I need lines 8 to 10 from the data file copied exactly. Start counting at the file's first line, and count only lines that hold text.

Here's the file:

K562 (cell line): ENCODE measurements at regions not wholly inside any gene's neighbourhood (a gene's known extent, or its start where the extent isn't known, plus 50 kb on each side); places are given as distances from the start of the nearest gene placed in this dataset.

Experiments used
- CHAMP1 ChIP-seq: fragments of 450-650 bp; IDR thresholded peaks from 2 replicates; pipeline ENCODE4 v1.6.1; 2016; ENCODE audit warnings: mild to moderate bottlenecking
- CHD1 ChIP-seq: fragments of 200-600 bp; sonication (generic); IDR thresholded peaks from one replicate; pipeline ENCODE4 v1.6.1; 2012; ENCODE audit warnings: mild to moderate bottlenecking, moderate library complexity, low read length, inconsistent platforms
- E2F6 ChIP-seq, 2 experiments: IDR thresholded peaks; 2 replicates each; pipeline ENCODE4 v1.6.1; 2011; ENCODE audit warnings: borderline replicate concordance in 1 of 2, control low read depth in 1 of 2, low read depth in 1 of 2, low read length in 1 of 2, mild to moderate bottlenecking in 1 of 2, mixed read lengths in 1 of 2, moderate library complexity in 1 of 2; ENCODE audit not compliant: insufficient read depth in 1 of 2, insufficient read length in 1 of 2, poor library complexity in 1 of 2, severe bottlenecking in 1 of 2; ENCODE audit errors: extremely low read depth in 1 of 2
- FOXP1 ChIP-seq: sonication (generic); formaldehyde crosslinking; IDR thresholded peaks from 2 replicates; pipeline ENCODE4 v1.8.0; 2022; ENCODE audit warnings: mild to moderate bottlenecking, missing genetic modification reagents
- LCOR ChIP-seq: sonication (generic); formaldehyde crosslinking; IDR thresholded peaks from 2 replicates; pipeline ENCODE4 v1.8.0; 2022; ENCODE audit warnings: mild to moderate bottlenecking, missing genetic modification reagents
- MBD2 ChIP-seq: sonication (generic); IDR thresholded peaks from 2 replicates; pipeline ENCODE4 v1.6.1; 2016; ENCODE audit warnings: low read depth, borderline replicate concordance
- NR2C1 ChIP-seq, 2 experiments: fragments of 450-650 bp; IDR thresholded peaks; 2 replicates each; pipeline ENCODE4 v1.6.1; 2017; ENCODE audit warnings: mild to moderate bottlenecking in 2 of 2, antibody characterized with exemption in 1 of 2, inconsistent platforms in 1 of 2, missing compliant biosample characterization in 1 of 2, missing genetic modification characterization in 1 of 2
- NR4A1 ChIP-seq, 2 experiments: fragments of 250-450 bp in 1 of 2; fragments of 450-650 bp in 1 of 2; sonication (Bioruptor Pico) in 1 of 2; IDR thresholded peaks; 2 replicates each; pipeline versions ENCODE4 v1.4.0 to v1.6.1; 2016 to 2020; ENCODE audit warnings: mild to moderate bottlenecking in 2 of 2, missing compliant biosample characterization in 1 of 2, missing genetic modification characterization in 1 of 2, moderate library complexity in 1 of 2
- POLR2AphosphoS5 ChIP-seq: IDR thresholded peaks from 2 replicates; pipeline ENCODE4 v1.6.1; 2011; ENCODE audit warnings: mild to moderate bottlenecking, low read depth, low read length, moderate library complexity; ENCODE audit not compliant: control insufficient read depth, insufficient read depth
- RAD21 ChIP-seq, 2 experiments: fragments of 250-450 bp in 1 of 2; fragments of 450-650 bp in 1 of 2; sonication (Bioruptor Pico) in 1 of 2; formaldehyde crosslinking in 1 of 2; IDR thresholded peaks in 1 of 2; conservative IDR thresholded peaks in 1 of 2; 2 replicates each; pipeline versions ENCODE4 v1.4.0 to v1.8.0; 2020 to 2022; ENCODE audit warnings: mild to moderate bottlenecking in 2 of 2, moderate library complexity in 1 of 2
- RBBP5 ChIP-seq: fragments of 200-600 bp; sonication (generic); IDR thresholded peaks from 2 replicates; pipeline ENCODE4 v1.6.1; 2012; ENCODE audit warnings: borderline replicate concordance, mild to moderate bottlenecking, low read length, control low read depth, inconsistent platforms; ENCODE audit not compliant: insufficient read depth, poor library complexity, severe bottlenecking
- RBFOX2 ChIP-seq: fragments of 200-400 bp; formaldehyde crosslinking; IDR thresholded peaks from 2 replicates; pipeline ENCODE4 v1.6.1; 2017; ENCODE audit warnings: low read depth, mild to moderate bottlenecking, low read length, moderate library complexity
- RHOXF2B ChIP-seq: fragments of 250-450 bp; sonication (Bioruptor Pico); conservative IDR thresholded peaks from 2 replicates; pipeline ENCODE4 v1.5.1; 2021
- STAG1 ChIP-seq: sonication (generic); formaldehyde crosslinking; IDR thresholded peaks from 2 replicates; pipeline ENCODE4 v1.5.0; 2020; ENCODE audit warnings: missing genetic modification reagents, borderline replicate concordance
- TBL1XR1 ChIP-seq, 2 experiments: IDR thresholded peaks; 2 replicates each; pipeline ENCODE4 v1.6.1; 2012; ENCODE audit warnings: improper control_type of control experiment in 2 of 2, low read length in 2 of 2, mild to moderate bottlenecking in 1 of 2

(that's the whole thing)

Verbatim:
- MBD2 ChIP-seq: sonication (generic); IDR thresholded peaks from 2 replicates; pipeline ENCODE4 v1.6.1; 2016; ENCODE audit warnings: low read depth, borderline replicate concordance
- NR2C1 ChIP-seq, 2 experiments: fragments of 450-650 bp; IDR thresholded peaks; 2 replicates each; pipeline ENCODE4 v1.6.1; 2017; ENCODE audit warnings: mild to moderate bottlenecking in 2 of 2, antibody characterized with exemption in 1 of 2, inconsistent platforms in 1 of 2, missing compliant biosample characterization in 1 of 2, missing genetic modification characterization in 1 of 2
- NR4A1 ChIP-seq, 2 experiments: fragments of 250-450 bp in 1 of 2; fragments of 450-650 bp in 1 of 2; sonication (Bioruptor Pico) in 1 of 2; IDR thresholded peaks; 2 replicates each; pipeline versions ENCODE4 v1.4.0 to v1.6.1; 2016 to 2020; ENCODE audit warnings: mild to moderate bottlenecking in 2 of 2, missing compliant biosample characterization in 1 of 2, missing genetic modification characterization in 1 of 2, moderate library complexity in 1 of 2